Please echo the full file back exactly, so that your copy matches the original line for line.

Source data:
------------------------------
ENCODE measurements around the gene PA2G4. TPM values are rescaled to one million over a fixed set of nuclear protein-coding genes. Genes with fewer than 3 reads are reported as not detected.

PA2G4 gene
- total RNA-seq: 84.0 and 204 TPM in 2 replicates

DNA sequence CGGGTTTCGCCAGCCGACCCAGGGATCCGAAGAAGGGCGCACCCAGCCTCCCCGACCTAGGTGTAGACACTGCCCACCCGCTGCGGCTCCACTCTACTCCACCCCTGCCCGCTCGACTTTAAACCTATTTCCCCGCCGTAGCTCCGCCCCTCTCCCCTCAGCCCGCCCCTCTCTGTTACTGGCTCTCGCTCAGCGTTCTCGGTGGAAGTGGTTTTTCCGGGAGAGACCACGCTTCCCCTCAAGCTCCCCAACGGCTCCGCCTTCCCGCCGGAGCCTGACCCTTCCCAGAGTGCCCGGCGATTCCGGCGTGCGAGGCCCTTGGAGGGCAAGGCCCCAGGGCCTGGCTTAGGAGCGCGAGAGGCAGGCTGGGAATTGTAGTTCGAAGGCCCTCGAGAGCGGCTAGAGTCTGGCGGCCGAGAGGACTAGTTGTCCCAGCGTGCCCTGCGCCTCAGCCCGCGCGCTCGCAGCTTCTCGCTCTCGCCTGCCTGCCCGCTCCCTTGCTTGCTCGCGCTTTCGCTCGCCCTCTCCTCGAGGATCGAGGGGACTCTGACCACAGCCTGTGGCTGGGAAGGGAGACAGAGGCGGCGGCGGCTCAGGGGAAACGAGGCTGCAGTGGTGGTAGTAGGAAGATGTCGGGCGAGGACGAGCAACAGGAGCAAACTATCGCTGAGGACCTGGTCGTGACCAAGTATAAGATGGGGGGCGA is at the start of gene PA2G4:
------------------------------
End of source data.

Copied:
ENCODE measurements around the gene PA2G4. TPM values are rescaled to one million over a fixed set of nuclear protein-coding genes. Genes with fewer than 3 reads are reported as not detected.

PA2G4 gene
- total RNA-seq: 84.0 and 204 TPM in 2 replicates

DNA sequence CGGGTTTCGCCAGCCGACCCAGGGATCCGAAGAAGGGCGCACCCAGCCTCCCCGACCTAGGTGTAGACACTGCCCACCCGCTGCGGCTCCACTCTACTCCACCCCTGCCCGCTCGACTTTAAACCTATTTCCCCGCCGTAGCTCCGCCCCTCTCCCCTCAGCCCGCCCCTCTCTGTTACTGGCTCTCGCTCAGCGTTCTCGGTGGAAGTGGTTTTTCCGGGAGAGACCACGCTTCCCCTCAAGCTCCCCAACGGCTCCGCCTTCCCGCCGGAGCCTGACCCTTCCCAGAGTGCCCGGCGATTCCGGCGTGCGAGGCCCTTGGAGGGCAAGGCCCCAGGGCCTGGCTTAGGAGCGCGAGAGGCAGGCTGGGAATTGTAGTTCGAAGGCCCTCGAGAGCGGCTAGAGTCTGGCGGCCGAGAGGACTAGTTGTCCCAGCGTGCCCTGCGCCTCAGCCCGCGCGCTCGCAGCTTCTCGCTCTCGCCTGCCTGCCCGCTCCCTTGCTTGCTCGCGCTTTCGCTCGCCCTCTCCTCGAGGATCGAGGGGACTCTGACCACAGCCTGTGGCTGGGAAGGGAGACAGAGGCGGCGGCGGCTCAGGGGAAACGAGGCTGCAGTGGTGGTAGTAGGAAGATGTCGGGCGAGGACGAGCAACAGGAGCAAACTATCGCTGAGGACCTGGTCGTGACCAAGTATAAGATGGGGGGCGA is at the start of gene PA2G4: